‘Endocrine disruptors were detected in all women’ – New Scientist

Toxicologist Majorie van Duursen examined more than three hundred women for whom it is difficult to get pregnant. She discovered hormone-disrupting chemicals around the egg cells in all these women. These substances are contained in products such as plastics and cosmetics.

How many women have trouble getting pregnant?

Every sixth couple experiences fertility problems. The cause may lie with the woman, with the man or with both. There is a lot of research into male fertility, but much less into female fertility. It is much more difficult to investigate. For men, a sperm sample can be used to check whether there are enough sperm and whether the shape is correct. But in women, the ovaries in the body must be examined’.

You did and found that man-made chemicals disrupt the ovaries. How did you prove it?

‘We examined 185 Swedish women and 148 Estonian women who were undergoing fertility treatment. We tested the fluid around their eggs, in the ovaries, for the presence of 59 chemicals that we already knew were endocrine disruptors. Interfering substances were detected in all cases. 11 substances were even found in more than 90 percent of the women.


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We also looked at how the ovaries worked. All of these women underwent IVF treatment, which would require their ovaries to produce many eggs. If many interfering substances were present, the ovaries responded less well to the treatment. In short: The more chemicals, the fewer eggs.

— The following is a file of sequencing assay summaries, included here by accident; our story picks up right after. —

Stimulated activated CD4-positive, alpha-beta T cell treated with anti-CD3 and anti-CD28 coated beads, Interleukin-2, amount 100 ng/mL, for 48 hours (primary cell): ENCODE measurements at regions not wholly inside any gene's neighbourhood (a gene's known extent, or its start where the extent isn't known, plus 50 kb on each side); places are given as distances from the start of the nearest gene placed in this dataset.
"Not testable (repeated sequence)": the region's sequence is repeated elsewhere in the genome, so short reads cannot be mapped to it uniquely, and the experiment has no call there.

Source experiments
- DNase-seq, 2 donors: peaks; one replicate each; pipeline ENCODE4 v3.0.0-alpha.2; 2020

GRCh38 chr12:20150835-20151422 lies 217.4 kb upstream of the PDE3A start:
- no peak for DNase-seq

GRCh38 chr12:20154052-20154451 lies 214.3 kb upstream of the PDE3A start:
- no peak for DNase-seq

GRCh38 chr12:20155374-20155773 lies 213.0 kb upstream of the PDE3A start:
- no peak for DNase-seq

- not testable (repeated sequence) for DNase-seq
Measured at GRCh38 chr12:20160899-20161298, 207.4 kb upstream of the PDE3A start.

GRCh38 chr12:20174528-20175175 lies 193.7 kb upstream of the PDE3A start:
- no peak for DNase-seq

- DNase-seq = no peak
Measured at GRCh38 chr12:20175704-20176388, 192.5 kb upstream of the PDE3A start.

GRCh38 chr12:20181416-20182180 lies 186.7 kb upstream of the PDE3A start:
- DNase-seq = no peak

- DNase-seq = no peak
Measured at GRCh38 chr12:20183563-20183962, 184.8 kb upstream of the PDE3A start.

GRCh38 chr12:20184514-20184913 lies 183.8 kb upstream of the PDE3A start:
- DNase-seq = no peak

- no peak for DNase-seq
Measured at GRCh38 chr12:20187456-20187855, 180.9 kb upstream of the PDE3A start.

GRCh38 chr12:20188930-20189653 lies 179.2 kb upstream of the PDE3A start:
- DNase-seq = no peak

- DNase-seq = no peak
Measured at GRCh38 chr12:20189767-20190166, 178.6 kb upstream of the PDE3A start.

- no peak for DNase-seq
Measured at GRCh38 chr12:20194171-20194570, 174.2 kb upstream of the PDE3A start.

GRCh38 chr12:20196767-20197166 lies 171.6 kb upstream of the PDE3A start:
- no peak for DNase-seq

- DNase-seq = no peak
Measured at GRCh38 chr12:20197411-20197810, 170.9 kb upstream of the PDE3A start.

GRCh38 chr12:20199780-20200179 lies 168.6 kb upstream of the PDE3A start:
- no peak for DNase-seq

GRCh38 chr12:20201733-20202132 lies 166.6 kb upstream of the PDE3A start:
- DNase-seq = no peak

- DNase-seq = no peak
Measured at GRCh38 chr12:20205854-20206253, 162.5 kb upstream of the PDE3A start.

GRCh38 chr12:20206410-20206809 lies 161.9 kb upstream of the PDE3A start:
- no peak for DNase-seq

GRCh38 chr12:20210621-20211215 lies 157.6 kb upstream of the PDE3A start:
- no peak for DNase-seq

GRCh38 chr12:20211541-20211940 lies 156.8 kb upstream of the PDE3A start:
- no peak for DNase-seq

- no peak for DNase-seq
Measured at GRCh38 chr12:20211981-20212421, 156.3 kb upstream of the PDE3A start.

We also looked at whether the treatment could lead to pregnancy. There was also a correlation: more chemicals, less successful pregnancies.’

What kind of drugs are they?

“We looked at plasticisers, which are used to soften plastics and as fragrance carriers in cosmetics. But also for parabens, which are used in cosmetics as an antifungal agent. And for PFAS: stubborn chemicals that, because they don’t break down, accumulate in our bodies.’

How do women come into contact with these substances?

‘Parabens penetrate your skin and you breathe them in, for example when you use cosmetics and deodorant. You consume substances that are in plastic through your food, for example because your food is in plastic packaging.

PFAS are actually everywhere in the food chain because they don’t break down. Factories emit PFAS, after which it ends up in the water and air. Via the environment, these substances end up in the food of, for example, fish, cows and chickens – and they eventually also end up on our plates.’

What can women do to reduce their intake of disruptive chemicals?

‘You can try to avoid perfumes, air fresheners and cosmetics that contain these substances, reduce your plastic consumption and avoid heating food in plastic microwave containers. But you can’t escape PFAS. They are everywhere.

It is therefore not fair to place this burden on the woman. The government and industry must do something about it. Yes, of course you can choose which products you use, but to truly prevent exposure, the use of these endocrine disruptors needs to be much better regulated. Steps are being taken at European level, for example to ban all PFAS, but it is happening very slowly.’

The study was conducted with Swedish and Estonian women. Is it different in the Netherlands and Belgium?

‘I want to find out. We are in contact with IVF clinics to also establish a study in the Netherlands.’

CV Majorie van Duursen
Majorie van Duursen is a professor at VU University Amsterdam. She heads the European scientific consortium FREIA, which investigates the connection between endocrine-disrupting chemicals and fertility. The results of the study were published in a professional journal Environmental studies.

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